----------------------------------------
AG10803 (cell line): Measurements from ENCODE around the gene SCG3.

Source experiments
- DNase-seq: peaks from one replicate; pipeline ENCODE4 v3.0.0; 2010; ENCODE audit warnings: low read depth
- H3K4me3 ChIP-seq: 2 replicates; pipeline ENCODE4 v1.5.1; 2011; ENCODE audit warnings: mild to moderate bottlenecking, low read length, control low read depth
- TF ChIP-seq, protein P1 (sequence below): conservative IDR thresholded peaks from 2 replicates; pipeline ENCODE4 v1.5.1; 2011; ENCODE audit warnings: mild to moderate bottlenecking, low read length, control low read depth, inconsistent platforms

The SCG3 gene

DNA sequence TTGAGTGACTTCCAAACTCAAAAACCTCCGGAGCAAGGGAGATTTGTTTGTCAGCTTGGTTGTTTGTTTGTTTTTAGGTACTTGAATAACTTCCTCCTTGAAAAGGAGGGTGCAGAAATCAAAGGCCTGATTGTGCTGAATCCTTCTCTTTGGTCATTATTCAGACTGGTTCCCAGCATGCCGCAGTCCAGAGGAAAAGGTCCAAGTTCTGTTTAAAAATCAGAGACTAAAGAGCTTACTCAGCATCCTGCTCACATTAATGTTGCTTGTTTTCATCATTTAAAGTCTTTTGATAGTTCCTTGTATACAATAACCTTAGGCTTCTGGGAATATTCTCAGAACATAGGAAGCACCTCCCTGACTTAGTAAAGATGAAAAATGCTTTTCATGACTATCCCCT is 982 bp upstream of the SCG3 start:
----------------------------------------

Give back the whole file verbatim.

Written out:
AG10803 (cell line): Measurements from ENCODE around the gene SCG3.

Source experiments
- DNase-seq: peaks from one replicate; pipeline ENCODE4 v3.0.0; 2010; ENCODE audit warnings: low read depth
- H3K4me3 ChIP-seq: 2 replicates; pipeline ENCODE4 v1.5.1; 2011; ENCODE audit warnings: mild to moderate bottlenecking, low read length, control low read depth
- TF ChIP-seq, protein P1 (sequence below): conservative IDR thresholded peaks from 2 replicates; pipeline ENCODE4 v1.5.1; 2011; ENCODE audit warnings: mild to moderate bottlenecking, low read length, control low read depth, inconsistent platforms

The SCG3 gene

DNA sequence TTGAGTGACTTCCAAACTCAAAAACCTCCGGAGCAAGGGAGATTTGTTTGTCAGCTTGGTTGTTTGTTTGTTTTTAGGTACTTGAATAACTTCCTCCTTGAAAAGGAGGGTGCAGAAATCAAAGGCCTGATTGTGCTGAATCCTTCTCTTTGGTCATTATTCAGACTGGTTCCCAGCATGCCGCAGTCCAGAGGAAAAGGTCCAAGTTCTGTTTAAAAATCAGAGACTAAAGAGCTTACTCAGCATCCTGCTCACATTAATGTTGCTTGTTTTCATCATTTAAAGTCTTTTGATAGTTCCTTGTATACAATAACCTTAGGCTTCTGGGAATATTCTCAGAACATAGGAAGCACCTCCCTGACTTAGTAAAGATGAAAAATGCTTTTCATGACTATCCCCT is 982 bp upstream of the SCG3 start: